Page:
By Irene Shonle, El Paso County
So, your gardening season may have been abruptly shortened by the Sept 8/9 cold snap, but as the days warm back up, you can begin to think about next year – a gardener is ever optimistic, right?
One of the things I am planning for next year is to plant asparagus – I will put them in a sunny corner of the yard next to my rhubarb and horseradish, in my perennial edible section. Perennial edibles are very rewarding, in that if you plant them well from the get-go, they will reward you for decades to come. I am prepping my asparagus bed now in the fall to make life easy for me in the spring when the crowns are usually more available.
To plan for an asparagus bed, take these things into account:
1. How many people will you be feeding? Are you crazy for asparagus, or more moderate? Plan on 5 crowns per person on the low end and 20 per person for those who can’t get enough.
2. How much room do you have (in a sunny location with good soil)? Ten crowns need about a 4-by-8-foot bed (Rows of asparagus should be at least 2 feet apart, allowing two rows to fit in a 4-foot wide bed). Asparagus is frequently sold in lots of 25 crowns, which would require about 80 sf.
Because asparagus is a one-and-done investment, it is worth taking a little time to prepare the bed properly. First, make sure you choose a sunny spot – asparagus will be more productive in full sun. The site also has to be well-drained. If you see pooling water after a rain (that sticks around a while), that will not be a good site. You could choose to plant asparagus in a raised bed, if that is your only site option.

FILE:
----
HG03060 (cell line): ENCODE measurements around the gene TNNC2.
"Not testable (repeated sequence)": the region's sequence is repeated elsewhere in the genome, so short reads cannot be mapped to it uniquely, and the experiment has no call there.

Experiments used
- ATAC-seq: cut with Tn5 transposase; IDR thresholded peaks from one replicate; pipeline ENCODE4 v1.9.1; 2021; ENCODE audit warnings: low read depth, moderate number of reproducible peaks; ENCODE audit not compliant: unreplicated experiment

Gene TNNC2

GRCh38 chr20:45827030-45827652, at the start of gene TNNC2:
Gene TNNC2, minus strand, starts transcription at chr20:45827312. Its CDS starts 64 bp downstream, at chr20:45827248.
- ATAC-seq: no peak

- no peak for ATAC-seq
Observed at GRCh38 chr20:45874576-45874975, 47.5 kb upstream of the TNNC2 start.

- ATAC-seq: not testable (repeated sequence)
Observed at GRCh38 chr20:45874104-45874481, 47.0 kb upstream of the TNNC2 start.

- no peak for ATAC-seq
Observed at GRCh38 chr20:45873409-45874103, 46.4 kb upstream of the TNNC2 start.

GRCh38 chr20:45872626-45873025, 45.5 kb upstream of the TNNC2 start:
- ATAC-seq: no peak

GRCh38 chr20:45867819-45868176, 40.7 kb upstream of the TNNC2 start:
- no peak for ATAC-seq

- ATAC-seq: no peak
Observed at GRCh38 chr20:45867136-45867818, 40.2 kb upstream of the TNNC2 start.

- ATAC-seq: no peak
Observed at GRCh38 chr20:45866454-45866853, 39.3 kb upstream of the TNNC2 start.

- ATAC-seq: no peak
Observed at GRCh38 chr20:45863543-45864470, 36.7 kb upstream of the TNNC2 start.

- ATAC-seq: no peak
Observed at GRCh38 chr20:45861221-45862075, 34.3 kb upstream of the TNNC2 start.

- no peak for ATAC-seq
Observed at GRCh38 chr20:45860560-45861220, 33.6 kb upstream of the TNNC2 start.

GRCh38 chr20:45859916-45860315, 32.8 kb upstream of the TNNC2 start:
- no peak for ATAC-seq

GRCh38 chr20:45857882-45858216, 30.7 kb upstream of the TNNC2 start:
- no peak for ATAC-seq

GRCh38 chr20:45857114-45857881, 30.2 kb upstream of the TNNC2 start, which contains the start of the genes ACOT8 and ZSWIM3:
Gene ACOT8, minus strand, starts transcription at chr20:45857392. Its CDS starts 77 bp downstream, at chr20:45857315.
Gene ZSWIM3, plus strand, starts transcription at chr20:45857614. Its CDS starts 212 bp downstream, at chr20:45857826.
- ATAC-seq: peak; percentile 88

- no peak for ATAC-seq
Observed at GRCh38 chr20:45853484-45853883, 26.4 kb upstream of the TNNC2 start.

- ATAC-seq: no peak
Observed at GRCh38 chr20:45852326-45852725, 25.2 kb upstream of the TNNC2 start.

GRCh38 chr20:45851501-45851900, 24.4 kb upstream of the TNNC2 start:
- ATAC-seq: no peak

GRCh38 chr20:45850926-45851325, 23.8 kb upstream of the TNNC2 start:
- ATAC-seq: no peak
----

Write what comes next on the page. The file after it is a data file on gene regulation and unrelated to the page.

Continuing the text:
Asparagus is sensitive to any competition from other plants, so remove all grass, weeds, and any other existing vegetation from the planting area, including roots. If the area you want to plant is quite weedy, and has been so for a while, consider taking next year to get the weed situation under control, and planting the following spring.
Asparagus likes rich, non-acidic soils. The last is usually easy to provide in Colorado, but the former requires some soil amendments. Loosen the soil to a depth of 6 or 8 inches over the entire planting area with a tiller or shovel. Spread 2 to 3 inches of compost or well-rotted manure over the planting area and mix it into the soil. If you want to protect the bare soil from weeds, mulch with leaves or weed-free straw. You are now done for the winter! Congratulations.
Come spring, you will need to order your plants online, or purchase from a local garden center. It’s best to get the varieties where the spears are all-male, as they are the most productive, since they do not spend any energy producing seeds.
Dig a trench 12 inches wide by 6 inches deep where the crowns are to be planted, keeping the rows about 2 feet apart. Plant crowns about 12 inches apart. Spread the roots and cover the crowns with two inches of rich soil, amended with compost or a slow release fertilizer. As the spears begin to grow, fill the trench with soil two inches at a time.
At this time, you need to muster patience - you just water and wait. One of the hardest parts of planting asparagus is to refrain from picking anything the first year. Newly planted crowns should be left to form "ferns," which provide food for the roots. The second spring after planting, a few shoots can be harvested, but just once or twice. Leave the rest to feed developing roots. The third year , however, is where your patience pays off, and you can harvest away!
Asparagus should be fertilized in the spring just before spears emerge and again right after the last harvest in June for older plantings. Use 1 to 1.5 pounds of an all-purpose garden fertilizer, such as 10-10-10, per 100 square feet.
Pull or carefully dig any weeds that come up in the beds to keep out competition.